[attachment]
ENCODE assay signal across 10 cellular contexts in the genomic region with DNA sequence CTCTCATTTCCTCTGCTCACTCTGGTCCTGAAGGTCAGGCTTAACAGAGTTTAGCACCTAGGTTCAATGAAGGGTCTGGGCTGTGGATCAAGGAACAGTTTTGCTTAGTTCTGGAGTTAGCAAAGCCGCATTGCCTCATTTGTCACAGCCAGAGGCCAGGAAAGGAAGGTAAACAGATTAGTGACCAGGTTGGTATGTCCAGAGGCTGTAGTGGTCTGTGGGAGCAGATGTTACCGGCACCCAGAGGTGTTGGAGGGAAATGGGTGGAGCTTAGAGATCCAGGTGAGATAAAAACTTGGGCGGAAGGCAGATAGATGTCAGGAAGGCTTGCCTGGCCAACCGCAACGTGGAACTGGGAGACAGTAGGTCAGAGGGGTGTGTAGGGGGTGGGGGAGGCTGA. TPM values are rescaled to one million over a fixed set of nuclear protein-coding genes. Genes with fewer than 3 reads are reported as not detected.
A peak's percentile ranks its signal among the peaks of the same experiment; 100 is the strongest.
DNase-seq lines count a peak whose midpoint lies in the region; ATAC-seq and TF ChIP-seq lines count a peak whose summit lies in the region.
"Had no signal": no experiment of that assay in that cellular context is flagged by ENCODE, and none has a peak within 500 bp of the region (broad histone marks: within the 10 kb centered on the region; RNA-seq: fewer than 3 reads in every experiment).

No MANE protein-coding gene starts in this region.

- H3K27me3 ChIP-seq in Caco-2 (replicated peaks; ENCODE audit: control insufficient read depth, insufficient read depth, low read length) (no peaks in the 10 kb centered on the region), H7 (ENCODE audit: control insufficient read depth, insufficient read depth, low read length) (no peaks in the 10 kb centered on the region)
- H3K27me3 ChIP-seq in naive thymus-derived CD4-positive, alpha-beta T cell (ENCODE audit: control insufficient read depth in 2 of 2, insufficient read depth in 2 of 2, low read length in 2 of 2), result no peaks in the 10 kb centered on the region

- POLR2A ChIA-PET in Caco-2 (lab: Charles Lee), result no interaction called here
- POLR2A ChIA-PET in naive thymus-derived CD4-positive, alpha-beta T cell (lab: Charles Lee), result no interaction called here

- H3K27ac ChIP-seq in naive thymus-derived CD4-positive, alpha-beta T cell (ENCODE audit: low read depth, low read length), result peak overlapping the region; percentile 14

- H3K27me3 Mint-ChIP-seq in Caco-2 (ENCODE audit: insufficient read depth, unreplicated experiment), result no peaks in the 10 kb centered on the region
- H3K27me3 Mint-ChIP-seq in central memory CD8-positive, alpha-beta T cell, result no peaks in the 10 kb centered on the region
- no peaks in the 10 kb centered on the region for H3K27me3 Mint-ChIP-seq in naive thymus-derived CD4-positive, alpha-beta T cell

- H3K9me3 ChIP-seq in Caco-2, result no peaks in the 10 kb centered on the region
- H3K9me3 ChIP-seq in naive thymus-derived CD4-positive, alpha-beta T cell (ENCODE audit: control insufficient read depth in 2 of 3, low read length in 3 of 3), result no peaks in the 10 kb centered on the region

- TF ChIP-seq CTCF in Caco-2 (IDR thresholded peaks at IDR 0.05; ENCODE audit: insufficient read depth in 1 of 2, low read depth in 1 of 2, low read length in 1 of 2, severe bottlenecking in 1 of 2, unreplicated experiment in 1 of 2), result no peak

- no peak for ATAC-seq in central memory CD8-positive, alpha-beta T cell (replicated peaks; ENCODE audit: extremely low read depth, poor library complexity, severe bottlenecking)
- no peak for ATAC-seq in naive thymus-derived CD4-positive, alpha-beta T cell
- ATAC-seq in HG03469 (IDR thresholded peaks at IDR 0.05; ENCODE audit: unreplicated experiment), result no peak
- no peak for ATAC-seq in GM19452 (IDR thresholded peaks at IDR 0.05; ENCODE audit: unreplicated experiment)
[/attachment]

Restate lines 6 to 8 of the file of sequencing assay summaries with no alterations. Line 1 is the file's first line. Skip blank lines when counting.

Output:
- H3K27me3 ChIP-seq in Caco-2 (replicated peaks; ENCODE audit: control insufficient read depth, insufficient read depth, low read length) (no peaks in the 10 kb centered on the region), H7 (ENCODE audit: control insufficient read depth, insufficient read depth, low read length) (no peaks in the 10 kb centered on the region)
- H3K27me3 ChIP-seq in naive thymus-derived CD4-positive, alpha-beta T cell (ENCODE audit: control insufficient read depth in 2 of 2, insufficient read depth in 2 of 2, low read length in 2 of 2), result no peaks in the 10 kb centered on the region

- POLR2A ChIA-PET in Caco-2 (lab: Charles Lee), result no interaction called here